Five Things:
  • 74A: Hair net (SNOOD) — Me: "Oh, it's that horrible-sounding word, the one that sounds like a disease or a vestigial appendage or something ... oh, yeah: SCROD!"
  • 38D: Uncool (LAME) — I would not use this word. Also, even if you *would* use this word, it's so easy, so so easy, to avoid here. NAME / NORA. DAME / DORA. Even if you don't believe LAME is ableist, you know there are disabled people who do, so why go with LAME? So you can get the scintillating LIRA!? 
  • 45D: What "..." may represent (TYPING) — so good. Would be better if the ellipsis did that little bubble dance that the actual TYPING dots do when the person you're texting is, you know, TYPING, but ... maybe someday: animated clues!
  • 77D: Words from a T.S.A. agent before a pat-down ("ARMS OUT") — again, so good, so fresh, so current. 
  • 65A: Flower said to cover the plains of Hades (ASPHODEL) — Yeow! I am currently reading about Hades (actually, Dante's "Inferno," but ... close) and I did not know this. This answer could easily have been the death of me, as I don't think I've ever seen it. Looks vaguely like a bunch of words I know, like "espadrille" and "Astrophil," but ... it's just lucky for me that the crosses were all solid.
Signed, Rex Parker, King of CrossWorld

[Follow Rex Parker on Twitter and Facebook]


Brian B 12:18 AM  

Something something "scrod" something something pluperfect subjunctive.

Chim cham 12:27 AM  

Had PITCHER for PIT CREW at the end and knew that NATURE needed to be a cross but just couldn’t parse the two part word. Kept thinking retiring as referring to batters. Other than that, it was so fluid I cut my average Sunday time in half! Aren’t you proud!

John 12:31 AM  

Cue the music theory debate about unison vs harmony.

Marc 1:04 AM  

Never got the UH sound added to the clues, just saw them as playful clues/answers. Only had trouble with the LeBron clue. Other problem area was the ASPHODEL, SNOOD, SCOW section, and never heard of TRANCE music.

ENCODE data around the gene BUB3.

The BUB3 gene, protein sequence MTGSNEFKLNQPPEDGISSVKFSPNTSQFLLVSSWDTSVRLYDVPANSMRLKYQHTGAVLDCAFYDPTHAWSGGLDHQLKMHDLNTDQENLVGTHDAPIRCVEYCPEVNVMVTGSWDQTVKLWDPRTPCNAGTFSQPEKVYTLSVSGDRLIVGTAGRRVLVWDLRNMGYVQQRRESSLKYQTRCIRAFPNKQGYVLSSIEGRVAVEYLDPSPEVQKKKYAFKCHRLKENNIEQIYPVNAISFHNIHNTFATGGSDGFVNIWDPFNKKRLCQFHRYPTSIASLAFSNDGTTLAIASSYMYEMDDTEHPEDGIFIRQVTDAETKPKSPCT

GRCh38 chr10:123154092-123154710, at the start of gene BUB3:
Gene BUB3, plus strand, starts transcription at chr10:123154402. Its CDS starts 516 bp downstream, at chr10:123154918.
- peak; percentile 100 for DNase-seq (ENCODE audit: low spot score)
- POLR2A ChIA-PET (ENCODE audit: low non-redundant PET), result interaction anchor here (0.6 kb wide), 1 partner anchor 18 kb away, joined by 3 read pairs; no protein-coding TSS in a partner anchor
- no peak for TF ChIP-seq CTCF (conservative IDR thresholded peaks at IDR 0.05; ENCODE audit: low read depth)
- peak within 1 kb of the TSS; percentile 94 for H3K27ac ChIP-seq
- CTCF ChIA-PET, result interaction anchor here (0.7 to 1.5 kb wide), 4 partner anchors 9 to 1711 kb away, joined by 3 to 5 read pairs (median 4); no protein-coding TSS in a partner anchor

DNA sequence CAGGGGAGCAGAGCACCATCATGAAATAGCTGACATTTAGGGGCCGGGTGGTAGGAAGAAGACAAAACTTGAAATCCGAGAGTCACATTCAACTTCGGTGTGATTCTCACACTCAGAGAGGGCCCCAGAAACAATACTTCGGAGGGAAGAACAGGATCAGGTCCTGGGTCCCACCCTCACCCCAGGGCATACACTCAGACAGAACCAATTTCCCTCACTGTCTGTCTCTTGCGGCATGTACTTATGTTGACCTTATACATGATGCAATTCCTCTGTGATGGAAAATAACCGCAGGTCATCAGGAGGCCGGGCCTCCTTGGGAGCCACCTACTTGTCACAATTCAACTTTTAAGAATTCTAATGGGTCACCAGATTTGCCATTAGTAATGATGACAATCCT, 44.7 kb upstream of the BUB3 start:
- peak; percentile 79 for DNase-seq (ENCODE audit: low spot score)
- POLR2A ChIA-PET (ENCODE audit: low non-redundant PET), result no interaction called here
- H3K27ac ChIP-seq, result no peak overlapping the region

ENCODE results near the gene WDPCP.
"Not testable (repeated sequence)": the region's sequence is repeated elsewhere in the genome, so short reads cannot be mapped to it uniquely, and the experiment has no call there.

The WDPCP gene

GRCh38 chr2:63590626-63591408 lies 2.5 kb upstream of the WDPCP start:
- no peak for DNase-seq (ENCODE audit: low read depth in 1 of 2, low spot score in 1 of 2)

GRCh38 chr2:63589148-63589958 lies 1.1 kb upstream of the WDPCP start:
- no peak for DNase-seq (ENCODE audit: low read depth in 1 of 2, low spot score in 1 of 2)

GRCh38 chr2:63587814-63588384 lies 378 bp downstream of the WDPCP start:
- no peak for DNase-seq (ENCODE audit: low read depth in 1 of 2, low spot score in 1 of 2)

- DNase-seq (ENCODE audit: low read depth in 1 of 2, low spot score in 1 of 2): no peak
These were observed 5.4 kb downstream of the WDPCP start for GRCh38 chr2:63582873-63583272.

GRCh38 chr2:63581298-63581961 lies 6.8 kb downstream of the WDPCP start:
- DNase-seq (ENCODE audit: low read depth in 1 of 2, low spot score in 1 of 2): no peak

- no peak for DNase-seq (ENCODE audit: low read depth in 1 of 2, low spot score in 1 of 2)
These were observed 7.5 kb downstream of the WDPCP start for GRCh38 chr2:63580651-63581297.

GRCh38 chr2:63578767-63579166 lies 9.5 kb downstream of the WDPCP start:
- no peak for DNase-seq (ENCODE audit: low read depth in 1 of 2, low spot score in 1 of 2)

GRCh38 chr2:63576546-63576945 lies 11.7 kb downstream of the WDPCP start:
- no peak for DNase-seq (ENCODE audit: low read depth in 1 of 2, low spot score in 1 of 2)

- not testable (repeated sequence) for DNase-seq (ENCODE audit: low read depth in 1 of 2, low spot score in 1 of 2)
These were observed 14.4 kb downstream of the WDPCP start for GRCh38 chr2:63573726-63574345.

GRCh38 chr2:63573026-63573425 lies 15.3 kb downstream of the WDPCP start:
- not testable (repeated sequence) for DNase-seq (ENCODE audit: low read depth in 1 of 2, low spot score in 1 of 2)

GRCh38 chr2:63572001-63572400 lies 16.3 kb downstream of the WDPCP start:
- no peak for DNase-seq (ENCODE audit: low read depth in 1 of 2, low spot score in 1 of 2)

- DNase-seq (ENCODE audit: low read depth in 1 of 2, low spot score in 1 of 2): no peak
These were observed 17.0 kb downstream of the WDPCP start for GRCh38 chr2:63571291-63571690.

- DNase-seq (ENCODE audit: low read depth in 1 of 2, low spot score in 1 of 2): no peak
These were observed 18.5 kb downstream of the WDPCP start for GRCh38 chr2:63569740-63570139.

puzzlehoarder 1:06 AM  

Doing this puzzle on paper made me feel like I'm going blind. I'm printing all the puzzles at halftone to save ink and the numbers in these little Sunday squares are virtually illedgible. It doesn't help that I'm staying up and I'm back on the pain meds. I have been for a week.

These inconveniences aside parts of the puzzle just required some straight up work. However being a Sunday there was always easy material to be found that gave things away. TRANCE and PHABLETS we're crossed with HOERS and ONEA.

That was an out there clue for ASPHODEL. Luckily I already had enough letters to just recognize the word.

The Hitchcock clue had me going all SADIST. I remembered the ruffled feathers over the alleged "fat shaming" recently and I wrote in CHIN at 93D thinking "let's make it a triple this time." ISLE fixed that.

The fun thing about the theme was they were legitimate words read separately and you needed the clue to see which one was the pun.

No sloppy mistakes tonight.

chefwen 1:22 AM  

Rex, I thought you hated the word moist.

Fun puzzle, not too hard, not too easy. KING JAMES BUYABLE was my favorite. Screwed up by putting ARNEss before ARNETT in at 62A, close but yet so far, wrong actor, wrong decade. DJ ses made about as much sense as sRANCE so I was finally able to set that straight.

Got my celebrity Chefs mixed up between Oliver Stone and Jamie Curtis and plopped down stone at 60A, guess what, that didn’t work either. Wite out to the rescue.